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The field of military ethics has generally been attentive to emerging trends in modern warfare. Cyber, robotics and AI, for example, have inspired an abundant and flourishing literature. One trend, however, has been largely overlooked: the emergence of special operations as a prominent instrument of statecraft. Drawing extensively on historical cases and first-hand experience, the authors of this book call attention to qualities inherent in special operations – and special operators – that challenge the moral framework which has long informed conventional military operations. Moral theorists will find this analysis provocative, while practitioners – those who conduct or oversee special operations and have an interest in the moral wellbeing of special operators – can put the authors' insights to practical use. Those who simply view with fascination the opaque world of special operations will find this book illuminating.
Few thinkers have had as much impact on contemporary philosophy as has Alvin Plantinga. The work of this quintessential analytic philosopher has in many respects set the tone for the debate in the fields of modal metaphysics and epistemology and he is arguably the most important philosopher of religion of our time. In this volume, a distinguished team of today's leading philosophers address the central aspects of Plantinga's philosophy - his views on natural theology; his responses to the problem of evil; his contributions to the field of modal metaphysics; the controversial evolutionary argument against naturalism; his model of epistemic warrant and his view of epistemic defeat; and his recent work on mind-body dualism. Also included is an appendix containing Plantinga's often referred to, but previously unpublished, lecture notes entitled 'Two Dozen (or so) Theistic Arguments', with a substantial preface to the appendix written by Plantinga specifically for this volume.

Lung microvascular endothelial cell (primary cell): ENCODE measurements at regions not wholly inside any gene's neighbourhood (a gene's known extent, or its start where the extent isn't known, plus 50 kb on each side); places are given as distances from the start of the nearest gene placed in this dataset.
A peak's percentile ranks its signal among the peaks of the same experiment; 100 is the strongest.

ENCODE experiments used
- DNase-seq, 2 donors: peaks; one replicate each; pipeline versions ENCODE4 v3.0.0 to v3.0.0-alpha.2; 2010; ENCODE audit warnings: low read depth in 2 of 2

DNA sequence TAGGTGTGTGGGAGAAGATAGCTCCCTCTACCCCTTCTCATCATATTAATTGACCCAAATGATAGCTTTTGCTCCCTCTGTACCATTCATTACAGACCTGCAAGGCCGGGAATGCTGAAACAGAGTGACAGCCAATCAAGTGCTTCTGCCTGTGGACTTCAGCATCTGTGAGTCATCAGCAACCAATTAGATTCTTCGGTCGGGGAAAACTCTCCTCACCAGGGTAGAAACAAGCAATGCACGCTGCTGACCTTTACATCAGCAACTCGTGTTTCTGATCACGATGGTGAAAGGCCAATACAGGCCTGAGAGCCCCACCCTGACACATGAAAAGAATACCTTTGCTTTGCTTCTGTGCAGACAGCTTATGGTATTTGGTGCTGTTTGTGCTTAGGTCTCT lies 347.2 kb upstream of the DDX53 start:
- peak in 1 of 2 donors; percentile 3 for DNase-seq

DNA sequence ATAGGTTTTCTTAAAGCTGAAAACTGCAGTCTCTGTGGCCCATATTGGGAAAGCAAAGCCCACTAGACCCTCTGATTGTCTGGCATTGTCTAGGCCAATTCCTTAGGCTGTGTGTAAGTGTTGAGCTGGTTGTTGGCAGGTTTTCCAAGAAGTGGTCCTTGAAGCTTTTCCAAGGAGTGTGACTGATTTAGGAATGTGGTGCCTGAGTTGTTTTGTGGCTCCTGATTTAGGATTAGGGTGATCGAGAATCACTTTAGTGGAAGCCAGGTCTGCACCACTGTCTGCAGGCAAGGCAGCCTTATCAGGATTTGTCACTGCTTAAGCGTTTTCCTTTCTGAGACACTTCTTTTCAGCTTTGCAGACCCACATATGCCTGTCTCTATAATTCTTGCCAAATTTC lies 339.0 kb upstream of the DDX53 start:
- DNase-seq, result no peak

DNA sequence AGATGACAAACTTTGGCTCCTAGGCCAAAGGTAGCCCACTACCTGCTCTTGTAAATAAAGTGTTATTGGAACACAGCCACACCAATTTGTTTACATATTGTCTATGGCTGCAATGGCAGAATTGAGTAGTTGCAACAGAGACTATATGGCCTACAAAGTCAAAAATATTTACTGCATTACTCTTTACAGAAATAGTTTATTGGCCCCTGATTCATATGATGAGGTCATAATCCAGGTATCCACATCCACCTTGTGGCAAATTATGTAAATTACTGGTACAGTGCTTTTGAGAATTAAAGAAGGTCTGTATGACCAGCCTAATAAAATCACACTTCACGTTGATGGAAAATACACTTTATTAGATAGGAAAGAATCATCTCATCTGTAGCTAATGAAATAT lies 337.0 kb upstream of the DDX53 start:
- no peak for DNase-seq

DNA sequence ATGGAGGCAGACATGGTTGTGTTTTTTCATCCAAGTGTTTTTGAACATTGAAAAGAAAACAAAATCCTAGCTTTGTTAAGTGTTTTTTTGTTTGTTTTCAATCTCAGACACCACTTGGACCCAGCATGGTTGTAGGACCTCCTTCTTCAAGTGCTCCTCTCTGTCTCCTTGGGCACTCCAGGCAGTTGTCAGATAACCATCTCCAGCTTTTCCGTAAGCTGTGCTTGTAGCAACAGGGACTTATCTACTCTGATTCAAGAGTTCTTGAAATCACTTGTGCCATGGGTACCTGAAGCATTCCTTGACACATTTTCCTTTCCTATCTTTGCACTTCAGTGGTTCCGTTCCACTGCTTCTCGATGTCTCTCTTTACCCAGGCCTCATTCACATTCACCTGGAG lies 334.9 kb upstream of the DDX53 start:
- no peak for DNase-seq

The dominance of logical empiricism's verification principle in the middle part of the twentieth century forced philosophy of religion almost entirely out of the philosophy curriculum, and, with a few notable exceptions, few philosophers willingly identified themselves as Christians. However, logical empiricism collapsed under the weight of its own principles, and in the spring of 1980 Time magazine reported that in a “quiet revolution in thought and arguments that hardly anyone could have foreseen only two decades ago, God is making a comeback. Most intriguingly, this is happening not among theologians or ordinary believers … but in the crisp, intellectual circles of academic philosophers, where the consensus had long banished the Almighty from fruitful discourse.”
Alvin Plantinga, one of those who had played a role in the demise of the verification principle, was identified by Time as a central figure in this ‘quiet revolution’. In fact, the article went so far as to label him the “world's leading Protestant philosopher of God.” Being singled out in this way by arguably the world's foremost news magazine is made all the more remarkable by the fact that, at the time, Plantinga was a professor of philosophy at a small Calvinist college, whose most important work was yet to come.
The intervening years since Time's report have seen Plantinga emerge as one of contemporary Western philosophy's leading thinkers of any stripe.
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